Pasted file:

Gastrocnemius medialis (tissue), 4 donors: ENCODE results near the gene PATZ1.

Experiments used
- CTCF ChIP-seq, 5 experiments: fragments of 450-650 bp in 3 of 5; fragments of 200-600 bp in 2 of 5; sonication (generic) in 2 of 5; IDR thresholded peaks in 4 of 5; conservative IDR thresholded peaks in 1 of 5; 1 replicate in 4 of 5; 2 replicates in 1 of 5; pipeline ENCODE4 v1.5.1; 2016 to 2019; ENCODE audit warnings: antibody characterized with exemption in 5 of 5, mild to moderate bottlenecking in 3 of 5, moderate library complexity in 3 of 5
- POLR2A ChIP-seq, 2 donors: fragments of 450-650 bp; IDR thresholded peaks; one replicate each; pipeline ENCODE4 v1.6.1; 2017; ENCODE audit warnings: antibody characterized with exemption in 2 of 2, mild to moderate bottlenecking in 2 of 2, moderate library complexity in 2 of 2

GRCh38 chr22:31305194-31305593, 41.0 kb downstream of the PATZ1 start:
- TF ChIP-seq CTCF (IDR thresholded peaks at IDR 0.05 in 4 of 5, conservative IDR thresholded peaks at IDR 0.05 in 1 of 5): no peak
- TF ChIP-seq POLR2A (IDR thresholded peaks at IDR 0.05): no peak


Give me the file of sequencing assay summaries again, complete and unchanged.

Gastrocnemius medialis (tissue), 4 donors: ENCODE results near the gene PATZ1.

Experiments used
- CTCF ChIP-seq, 5 experiments: fragments of 450-650 bp in 3 of 5; fragments of 200-600 bp in 2 of 5; sonication (generic) in 2 of 5; IDR thresholded peaks in 4 of 5; conservative IDR thresholded peaks in 1 of 5; 1 replicate in 4 of 5; 2 replicates in 1 of 5; pipeline ENCODE4 v1.5.1; 2016 to 2019; ENCODE audit warnings: antibody characterized with exemption in 5 of 5, mild to moderate bottlenecking in 3 of 5, moderate library complexity in 3 of 5
- POLR2A ChIP-seq, 2 donors: fragments of 450-650 bp; IDR thresholded peaks; one replicate each; pipeline ENCODE4 v1.6.1; 2017; ENCODE audit warnings: antibody characterized with exemption in 2 of 2, mild to moderate bottlenecking in 2 of 2, moderate library complexity in 2 of 2

GRCh38 chr22:31305194-31305593, 41.0 kb downstream of the PATZ1 start:
- TF ChIP-seq CTCF (IDR thresholded peaks at IDR 0.05 in 4 of 5, conservative IDR thresholded peaks at IDR 0.05 in 1 of 5): no peak
- TF ChIP-seq POLR2A (IDR thresholded peaks at IDR 0.05): no peak